Autumn, like spring, is a time of reflection on the cycle of life, it brings both death and new beginnings. Yes, new beginnings. Buds on Rhododendron bushes are full and fat for spring bloom. Forget-me-nots long ago finished blooming and died, yet fresh plants from their seeds make for an incongruous spring green amongst the brown leaves falling around them. The cycle of life in plants is as notable in the autumn harvest, die-off of annual plants, and dormancy of perennials, as in the rebirth of new spring growth.
Today I was honored to watch a life cycle that has brought awe to all who have witnessed it for hundreds, thousands, of years. In the fall spawning salmon return to their own birth-rivers and streams after spending their lives swimming around the ocean for 3 to 9 years, depending on the species. The big Chinook’s take 9 years to mature, the smaller Pinks only 3, Coho 5, Chum, 7. Imagine…you finally reach your mature reproductive years and you have to find your way, from where ever you happen to be in the ocean, to the mouth of a relatively small body of water, swim up-stream, against the current, find a place that’s not too shallow, not to deep, has just the right mixture of gravel and sand, without too much current, sweep out a little bowl, lay your eggs (called a redd), then roll over and die. Whew!
Watching these huge fish vying for the best spots, biting one another, chasing off a new comer, swirling and splashing in eddies as late afternoon sun glistened on the shallow waters of the Dosewallips River, I tried to imagine what they might be feeling, or thinking. Of course Salmon, like much of Nature, run on instinct, not much thinking and feeling going on, but that instinct must create intense changes in their brain waves to accomplish all they must do before their bodies give out. Most the fish, when not vying for the best spawning sites, were very still in the water, their bodies going through remarkable changes, changes in their physiological make-up that begin in the ocean, enabling them to transform from salt water ocean cruisers to fresh-water power swimmers, often needing to jump rapids and falls to reach their river origins. And changes that enable them to produce eggs and sperm.
On our honeymoon Mike and I stayed in a B & B cabin on the Sunshine Coast north of Vancouver B.C. Exploring the area, we stopped at a river where at least 50 Eagles, and many Ravens, were sitting in trees above a bone-dry riverbed. It was a blue-sky sunny day. At the mouth of another river salmon so thick they were all you could see, piled on one another, jostling for position, unable to swim up the trickle of water flowing from the hard, cracked clay riverbed. A local man commented, “It’s going to rain tonight.” And it did. A stormy squall filled the riverbeds, making them deep and wide within hours. The next morning salmon were racing against their internal clocks up these rivers. Eagles and Ravens waited for the salmon’s death time, their feast time.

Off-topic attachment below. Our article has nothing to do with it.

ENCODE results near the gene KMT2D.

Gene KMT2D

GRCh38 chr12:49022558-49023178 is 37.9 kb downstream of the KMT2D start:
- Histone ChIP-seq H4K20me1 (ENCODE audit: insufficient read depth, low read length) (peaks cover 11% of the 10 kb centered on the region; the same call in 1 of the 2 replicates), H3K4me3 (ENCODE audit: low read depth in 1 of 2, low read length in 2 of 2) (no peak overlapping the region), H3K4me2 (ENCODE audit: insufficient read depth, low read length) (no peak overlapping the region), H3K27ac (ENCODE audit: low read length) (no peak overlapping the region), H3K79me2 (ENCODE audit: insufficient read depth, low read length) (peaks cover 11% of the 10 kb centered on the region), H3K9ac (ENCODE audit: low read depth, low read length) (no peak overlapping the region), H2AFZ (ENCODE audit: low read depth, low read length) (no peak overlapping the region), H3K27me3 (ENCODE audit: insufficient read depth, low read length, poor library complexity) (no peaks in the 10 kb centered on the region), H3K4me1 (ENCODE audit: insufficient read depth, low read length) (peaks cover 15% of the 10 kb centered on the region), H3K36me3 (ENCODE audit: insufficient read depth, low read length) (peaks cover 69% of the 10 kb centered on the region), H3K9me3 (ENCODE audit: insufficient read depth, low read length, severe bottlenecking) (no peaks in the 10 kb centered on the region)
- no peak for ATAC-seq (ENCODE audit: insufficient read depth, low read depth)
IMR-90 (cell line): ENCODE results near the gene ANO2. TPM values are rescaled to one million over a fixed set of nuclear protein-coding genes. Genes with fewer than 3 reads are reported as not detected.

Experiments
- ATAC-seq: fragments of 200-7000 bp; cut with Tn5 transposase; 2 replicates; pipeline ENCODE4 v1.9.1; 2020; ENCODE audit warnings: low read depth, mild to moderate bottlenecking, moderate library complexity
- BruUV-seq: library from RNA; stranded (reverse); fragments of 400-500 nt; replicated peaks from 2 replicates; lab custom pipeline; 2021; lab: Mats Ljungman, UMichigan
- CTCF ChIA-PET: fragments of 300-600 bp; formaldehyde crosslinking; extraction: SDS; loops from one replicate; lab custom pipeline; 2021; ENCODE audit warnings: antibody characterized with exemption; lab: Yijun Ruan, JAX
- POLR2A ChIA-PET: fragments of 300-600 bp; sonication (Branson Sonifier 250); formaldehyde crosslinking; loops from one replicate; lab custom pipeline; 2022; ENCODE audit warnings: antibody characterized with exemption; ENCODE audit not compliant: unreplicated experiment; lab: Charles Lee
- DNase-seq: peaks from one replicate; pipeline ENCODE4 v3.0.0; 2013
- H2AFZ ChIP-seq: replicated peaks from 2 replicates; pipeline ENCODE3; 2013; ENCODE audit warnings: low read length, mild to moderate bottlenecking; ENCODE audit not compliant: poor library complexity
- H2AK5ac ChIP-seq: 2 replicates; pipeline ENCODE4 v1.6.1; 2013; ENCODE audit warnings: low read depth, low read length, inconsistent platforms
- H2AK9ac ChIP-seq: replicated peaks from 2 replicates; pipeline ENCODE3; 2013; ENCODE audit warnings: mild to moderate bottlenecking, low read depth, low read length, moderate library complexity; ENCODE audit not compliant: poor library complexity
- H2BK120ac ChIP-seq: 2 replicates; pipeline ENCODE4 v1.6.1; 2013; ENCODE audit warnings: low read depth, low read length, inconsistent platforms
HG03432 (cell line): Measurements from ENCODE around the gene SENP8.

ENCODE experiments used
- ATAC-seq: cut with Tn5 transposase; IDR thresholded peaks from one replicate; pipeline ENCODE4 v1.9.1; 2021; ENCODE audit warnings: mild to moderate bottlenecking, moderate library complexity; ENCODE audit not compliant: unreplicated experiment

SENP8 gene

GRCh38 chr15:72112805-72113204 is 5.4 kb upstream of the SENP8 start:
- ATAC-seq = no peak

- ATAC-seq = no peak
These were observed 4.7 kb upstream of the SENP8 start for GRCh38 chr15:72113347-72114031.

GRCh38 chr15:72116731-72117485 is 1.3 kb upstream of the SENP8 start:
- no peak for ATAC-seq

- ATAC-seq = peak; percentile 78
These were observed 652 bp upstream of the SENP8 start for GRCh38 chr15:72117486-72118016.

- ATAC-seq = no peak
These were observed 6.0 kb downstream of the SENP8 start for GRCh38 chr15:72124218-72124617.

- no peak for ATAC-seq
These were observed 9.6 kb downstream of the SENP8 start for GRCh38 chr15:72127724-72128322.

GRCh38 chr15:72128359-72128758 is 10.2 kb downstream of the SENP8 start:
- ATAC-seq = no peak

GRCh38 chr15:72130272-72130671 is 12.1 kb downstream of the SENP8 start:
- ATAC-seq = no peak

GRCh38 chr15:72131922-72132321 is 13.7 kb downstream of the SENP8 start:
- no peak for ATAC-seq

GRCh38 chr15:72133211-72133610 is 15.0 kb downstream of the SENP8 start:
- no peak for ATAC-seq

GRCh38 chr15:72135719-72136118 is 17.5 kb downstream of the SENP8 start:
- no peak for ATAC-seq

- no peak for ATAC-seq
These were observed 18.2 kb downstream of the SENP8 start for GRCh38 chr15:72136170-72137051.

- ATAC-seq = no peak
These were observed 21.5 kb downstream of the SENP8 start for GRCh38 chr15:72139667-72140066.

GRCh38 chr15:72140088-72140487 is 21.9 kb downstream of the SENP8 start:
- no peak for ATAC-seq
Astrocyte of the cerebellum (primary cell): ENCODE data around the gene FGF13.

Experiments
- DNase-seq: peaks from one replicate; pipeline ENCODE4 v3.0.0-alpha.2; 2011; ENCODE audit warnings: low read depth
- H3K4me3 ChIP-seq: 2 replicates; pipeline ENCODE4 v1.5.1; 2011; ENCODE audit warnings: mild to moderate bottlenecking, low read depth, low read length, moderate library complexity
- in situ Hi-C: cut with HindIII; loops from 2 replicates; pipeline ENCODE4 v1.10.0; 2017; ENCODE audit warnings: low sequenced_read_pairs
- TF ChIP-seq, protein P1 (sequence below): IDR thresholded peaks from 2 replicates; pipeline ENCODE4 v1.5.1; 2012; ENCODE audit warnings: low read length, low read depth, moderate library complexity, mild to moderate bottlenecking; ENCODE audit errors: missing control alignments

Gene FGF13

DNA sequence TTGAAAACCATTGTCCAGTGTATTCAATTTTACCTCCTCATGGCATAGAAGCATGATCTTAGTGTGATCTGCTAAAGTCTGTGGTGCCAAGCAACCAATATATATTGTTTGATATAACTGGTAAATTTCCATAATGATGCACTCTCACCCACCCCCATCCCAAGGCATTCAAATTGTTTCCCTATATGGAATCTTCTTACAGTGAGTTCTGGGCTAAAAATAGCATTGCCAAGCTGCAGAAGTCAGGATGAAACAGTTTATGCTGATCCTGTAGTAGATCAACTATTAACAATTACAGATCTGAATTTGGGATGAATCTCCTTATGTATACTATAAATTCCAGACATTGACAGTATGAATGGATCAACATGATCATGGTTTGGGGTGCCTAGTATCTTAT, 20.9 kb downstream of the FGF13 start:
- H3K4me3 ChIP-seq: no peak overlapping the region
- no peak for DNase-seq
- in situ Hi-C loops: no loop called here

How did they know? How did Salmon swimming around the ocean, know that on that night there would be enough rain to bring to live dry riverbeds, their particular river bed.
There are theories, most having to do with scent.
I consider it another example of the wonder and magic of Nature.
A clear, concise explanation of the salmon life cycle, with good photos, has even more magical details! – Marine Science
Wikipedia – Salmon
An excellent salmon id page: Salmon Nation
For local salmon information and to read about restoration projects: North Olympic Salmon Coalition
Footnote: It was fitting that 23 years ago next month Mike and I would see migrating salmon on our honeymoon. At the time Mike was involved with Wild Olympic Salmon and had worked on Finn, the giant migrating salmon used to educate folks about salmon. Finn was a guest at our wedding party, a sentinel outside for kids to explore. Finn is now managed by the North Olympic Salmon Coalition, you can read about him here: Finn